Abbreviations Used in Notes
Archives of the Mennonite Church, Goshen, Indiana|
Brethren Historical Library and Archives, Elgin, Illinois|
DG|| Document Group|
Mennonite Library and Archives, North Newton, Kansas|
Menno Simons Historical Library, Harrisonburg, Virginia|
Nancy Foster Neumann Papers, Maineville, Ohio|
Swarthmore College Peace Collection, Swarthmore, Pennsylvania|
On the history of conscription in the United States, see Moskos and
eds., Conscientious Objectors and the American State." While public policy in the United States has shifted from conscription to voluntarism in the second half of the twentieth century, the phenomenon of conscientious objection persists. The Gulf
War prompted an estimated 1,500-2,500 Americans to file claims as C.O.s, and
Amnesty International reported that U.S. military officials jailed twenty-nine conscientious objectors illegally during and after the war ( Dellums' Bill," 1).
The one hundred thousand figure is an estimate of American male conscientious objectors, ages nineteen to forty-four, who reported for noncombatant service,
entered Civilian Public Service, or went to prison. Sibley and
Jacob, Conscription of
Conscience, 84. On noncombatant C.O.s in World War II and the difficulties in estimating their number, see Eller, Conscientious Objectors and the Second World War, 28.
For a superb bibliographic essay on CPS literature, see Mitchell Robinson, Civilian Public Service," xiii-xviii. Robinson's dissertation, one of several that assess
American conscientious objection during World War II, provides a comprehensive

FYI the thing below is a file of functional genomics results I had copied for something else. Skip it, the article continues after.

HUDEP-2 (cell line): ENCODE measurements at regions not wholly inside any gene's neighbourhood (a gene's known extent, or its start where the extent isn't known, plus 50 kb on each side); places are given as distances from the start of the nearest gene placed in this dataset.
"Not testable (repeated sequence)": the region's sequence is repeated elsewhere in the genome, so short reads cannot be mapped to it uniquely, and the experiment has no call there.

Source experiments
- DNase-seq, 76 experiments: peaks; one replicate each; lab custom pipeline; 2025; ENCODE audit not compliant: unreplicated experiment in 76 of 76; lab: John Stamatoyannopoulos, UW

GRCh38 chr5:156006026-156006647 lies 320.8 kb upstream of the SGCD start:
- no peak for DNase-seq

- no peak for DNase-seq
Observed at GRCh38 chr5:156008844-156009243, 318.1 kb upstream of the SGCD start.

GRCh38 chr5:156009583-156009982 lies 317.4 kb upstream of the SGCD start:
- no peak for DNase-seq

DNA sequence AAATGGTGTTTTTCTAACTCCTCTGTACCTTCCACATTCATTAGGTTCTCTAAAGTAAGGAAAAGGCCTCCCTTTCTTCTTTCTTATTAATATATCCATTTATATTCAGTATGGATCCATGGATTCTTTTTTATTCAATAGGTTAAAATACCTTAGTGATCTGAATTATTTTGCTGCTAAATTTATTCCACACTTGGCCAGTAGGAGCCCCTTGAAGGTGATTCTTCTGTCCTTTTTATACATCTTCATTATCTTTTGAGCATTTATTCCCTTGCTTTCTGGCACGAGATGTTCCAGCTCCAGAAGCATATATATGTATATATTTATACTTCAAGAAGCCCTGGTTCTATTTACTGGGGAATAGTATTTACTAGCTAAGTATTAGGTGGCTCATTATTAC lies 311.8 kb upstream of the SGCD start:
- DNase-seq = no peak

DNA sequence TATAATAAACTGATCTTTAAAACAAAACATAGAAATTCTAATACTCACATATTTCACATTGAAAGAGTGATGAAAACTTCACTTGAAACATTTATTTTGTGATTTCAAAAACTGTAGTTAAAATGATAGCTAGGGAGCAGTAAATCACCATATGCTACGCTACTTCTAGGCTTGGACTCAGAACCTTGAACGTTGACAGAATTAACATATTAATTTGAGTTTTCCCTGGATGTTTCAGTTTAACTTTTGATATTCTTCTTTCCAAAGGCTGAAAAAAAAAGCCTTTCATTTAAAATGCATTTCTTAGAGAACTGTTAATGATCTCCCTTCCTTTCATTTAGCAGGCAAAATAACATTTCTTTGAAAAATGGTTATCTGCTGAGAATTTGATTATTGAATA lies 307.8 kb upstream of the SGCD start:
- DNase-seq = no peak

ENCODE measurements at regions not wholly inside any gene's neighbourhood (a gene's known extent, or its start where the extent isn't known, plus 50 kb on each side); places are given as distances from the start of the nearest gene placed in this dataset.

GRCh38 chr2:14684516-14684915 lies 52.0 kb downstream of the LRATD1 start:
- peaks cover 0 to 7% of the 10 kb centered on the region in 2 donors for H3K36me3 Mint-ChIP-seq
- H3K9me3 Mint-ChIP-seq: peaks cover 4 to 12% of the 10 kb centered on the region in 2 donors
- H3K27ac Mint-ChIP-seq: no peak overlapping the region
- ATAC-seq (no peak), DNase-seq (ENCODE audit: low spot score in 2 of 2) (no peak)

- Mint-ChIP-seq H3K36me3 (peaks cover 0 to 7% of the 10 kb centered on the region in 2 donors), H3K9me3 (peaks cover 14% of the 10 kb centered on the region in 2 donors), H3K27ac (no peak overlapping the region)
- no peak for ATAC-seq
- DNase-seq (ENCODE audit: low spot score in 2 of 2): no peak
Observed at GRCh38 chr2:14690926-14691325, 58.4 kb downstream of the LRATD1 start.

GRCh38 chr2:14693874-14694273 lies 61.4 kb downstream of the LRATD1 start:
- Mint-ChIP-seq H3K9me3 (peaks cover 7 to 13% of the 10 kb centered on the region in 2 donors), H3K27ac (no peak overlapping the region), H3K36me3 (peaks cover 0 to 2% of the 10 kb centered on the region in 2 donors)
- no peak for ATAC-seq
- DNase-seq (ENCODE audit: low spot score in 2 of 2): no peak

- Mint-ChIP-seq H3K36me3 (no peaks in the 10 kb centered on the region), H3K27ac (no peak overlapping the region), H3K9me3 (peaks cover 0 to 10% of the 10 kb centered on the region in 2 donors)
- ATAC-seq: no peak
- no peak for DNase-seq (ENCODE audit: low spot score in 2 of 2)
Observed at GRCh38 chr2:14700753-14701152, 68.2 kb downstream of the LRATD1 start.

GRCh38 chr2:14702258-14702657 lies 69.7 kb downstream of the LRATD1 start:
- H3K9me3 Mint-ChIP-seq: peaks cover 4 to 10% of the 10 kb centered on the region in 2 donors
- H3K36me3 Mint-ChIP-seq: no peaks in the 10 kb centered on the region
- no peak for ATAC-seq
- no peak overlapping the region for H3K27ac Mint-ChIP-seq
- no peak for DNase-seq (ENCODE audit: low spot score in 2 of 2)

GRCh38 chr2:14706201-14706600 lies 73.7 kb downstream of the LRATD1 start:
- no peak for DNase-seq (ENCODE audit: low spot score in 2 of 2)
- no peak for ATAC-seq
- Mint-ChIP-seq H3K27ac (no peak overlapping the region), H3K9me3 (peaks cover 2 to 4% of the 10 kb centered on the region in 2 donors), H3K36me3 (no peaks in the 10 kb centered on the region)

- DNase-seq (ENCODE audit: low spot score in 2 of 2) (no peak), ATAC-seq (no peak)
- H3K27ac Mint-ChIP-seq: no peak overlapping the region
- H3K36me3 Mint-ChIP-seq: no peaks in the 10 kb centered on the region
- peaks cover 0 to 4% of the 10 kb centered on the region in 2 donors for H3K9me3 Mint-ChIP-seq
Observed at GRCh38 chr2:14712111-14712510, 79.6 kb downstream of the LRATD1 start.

overview of CPS. Earlier histories of CPS include Eisan, Pathways of Peace,
Gingerich, Service for Peace, and
Jacob, Conscription of Conscience. Notable memoirs
published in recent years include Zahn, Another Part of the War,
Dasenbrock, To the
Beat of a Different Drummer,
Waring, Something for Peace,
Adrian Wilson, Two Against the
van Dyck, Exercise of Conscience.
The estimate of two thousand women is based upon surveys of the dependents
of CPS men, as well as records of women who served as dietitians, nurses, and mental
health workers ( Sibley and
Jacob, Conscription of Conscience, 221, 303,
Gingerich, Service for Peace, 361, and
Hershberger, Mennonite Church in the Second World War, 184).
Quotation from Kreider memo to author.
Quoted in Adams, Peacework, 186.
Chafe, American Woman, 136. Chafe published a revised study, Paradox of
Change, in 1991. By focusing on women's work experiences, D'Ann Campbell, Alan
Questia, a part of Gale, Cengage Learning. www.questia.com
Book title: Women against the Good War:Conscientious Objection and Gender on the American Home Front, 1941-1947.
Contributors: Rachel Waltner Goossen - Author.
Publisher: University of North Carolina Press.
Place of publication: Chapel Hill, NC.
Publication year: 1997.
Page number: 137.
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